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7 Steps To Handle Your Staffing Issues Under The CARES Act

March 2020
Practice Management Personnel
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Updated April 3, 2020 based on interim final SBA rules just released. Originally published March 31, 2020.

Congress added the Paycheck Protection Program (PPP) under the new CARES Act and funded it with $349 billion. This program will be administered by a network of approximately 1,800 banks now participating in the SBA Section 7(a) program.

Below are the details of this unique program, which offers tax-free loan forgiveness if loan proceeds are spent on practice operating expenses.

Availability Available to qualified small businesses (less than 500 employees) of all types (sole proprietors, partnerships, LLCs and corporations) as long as in operation on February 15, 2020.
Loan Amount 2.5 times the average monthly payroll cost (including wages, health insurance, paid time off, retirement plan contributions, state and local payroll taxes, but not federal payroll taxes, up to $100,000 per employee). Self-employment income (Schedule C/LLCs) also qualifies.
Loan Term If not forgiven, repaid over 10 years (now 2); no payments required for the first 6 months.
Interest Rate Up to maximum of 4% (now 1.00%)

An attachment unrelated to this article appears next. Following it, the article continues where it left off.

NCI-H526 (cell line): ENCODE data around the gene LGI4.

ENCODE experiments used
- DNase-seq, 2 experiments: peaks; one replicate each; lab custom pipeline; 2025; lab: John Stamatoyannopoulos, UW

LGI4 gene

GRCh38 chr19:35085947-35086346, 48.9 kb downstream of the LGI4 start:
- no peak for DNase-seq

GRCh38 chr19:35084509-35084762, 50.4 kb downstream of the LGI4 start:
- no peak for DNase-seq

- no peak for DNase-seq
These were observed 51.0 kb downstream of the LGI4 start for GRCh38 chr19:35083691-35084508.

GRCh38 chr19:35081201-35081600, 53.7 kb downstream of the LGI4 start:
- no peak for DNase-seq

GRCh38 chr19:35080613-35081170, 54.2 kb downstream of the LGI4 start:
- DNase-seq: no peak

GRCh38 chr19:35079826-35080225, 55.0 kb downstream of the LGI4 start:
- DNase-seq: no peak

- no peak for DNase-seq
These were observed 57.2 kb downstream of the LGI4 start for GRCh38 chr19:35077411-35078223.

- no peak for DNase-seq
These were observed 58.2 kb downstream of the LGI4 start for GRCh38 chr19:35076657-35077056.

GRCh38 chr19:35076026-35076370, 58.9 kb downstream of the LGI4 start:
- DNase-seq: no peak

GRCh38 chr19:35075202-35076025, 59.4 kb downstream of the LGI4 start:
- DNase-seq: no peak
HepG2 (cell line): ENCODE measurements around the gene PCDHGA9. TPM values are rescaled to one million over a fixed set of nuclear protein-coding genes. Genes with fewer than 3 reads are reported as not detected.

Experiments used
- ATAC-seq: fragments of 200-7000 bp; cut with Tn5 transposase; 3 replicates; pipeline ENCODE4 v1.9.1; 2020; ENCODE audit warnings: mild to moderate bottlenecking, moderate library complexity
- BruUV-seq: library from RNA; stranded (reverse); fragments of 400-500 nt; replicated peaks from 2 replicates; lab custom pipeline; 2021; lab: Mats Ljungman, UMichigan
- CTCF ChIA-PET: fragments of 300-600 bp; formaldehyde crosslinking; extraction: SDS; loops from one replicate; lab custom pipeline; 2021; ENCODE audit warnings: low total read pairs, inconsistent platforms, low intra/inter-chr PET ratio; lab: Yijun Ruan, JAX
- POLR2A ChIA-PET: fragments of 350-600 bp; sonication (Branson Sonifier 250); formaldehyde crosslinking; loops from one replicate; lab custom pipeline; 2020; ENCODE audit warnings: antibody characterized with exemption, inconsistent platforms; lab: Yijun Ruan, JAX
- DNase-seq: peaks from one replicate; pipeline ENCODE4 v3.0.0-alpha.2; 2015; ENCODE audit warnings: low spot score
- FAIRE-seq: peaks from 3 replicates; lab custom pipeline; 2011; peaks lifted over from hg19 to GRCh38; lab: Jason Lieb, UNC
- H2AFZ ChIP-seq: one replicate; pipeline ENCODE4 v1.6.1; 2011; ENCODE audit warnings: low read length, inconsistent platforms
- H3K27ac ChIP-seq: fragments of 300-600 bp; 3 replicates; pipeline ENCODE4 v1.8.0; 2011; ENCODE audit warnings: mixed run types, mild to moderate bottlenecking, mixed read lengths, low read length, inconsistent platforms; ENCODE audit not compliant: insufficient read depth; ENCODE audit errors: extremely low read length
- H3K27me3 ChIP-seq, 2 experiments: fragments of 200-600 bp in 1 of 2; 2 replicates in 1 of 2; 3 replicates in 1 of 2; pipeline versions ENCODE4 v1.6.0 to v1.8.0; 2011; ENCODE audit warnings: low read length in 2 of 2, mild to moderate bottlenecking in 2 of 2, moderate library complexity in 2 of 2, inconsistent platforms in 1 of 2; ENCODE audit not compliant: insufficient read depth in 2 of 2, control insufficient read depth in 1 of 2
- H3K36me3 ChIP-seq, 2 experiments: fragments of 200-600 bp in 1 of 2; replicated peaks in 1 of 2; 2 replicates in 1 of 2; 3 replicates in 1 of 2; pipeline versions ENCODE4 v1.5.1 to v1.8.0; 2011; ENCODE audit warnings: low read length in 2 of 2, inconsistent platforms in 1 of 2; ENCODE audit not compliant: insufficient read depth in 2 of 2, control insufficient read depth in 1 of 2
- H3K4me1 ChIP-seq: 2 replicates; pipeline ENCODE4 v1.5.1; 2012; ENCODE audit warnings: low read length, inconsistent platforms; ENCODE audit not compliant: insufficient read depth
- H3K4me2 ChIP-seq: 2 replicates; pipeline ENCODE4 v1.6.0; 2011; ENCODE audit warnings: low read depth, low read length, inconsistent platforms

Security No personal guarantees, practice liens, or collateral required.
Forgiveness Available Equal to the amount spent on payroll costs, interest, rent, and utility payments for the 8-week period following loan funding. Loan forgiveness is contingent upon having at least 75% of employees back on the payroll by June 30, 2020 that were on payroll February 15, 2020. No penalty if you rehire previously laid off employees by June 30, 2020. Any remaining loan balance not forgiven is repayable over loan term.
Fees No guarantee fees, financing fees, or prepayment fees.
Participating Lenders Go to www.sba.gov to find participating lenders. The 100 most active SBA lenders include TD Bank, Live Oak Bank, Wells Fargo, Bank of America, J.P. Morgan Chase, U.S. Bank, Bank of West, Regions Bank, and First Citizens Bank.


Here are the 7 steps you need to take.
 

  1. Go ahead and contact your practice bank to see if they are SBA approved as a Preferred Lending Partner. If not, go to www.sba.gov to find a lender who is.
     
  2. Contact your lender and request to be put on their email list to be notified when PPP applications will be accepted (starts as early as April 3 now) and what documentation will be required. Rob Shell, Senior Relationship Manager with TD Bank, says that banks are expecting an avalanche of PPP applications, and you need to establish your place at the front of the line now.
     
  3. Immediately begin assembling the following data expected to be required:
    • 2019 Profit & Loss Statement or 2019 Business Tax Returns (if completed)
    • Most recent four quarters of Payroll Tax Returns (Form 941)
    • Verification of the number of employees and total payroll incurred
       
  4. Apply with complete information as soon as your bank begins accepting applications, since SBA lenders with whom we have spoken expect funding to run out quickly.

    As we discussed in our March 18 article, "How To Deal With The Coronavirus Business Slowdown," most practices have furloughed their employees after providing 1-2 weeks of upfront pay, allowing them to file for state unemployment benefits. The CARES Act adds $600 a week to standard unemployment benefits that staff can receive. This will replace most, if not all, of their normal pay, and in some cases, may even provide an increase.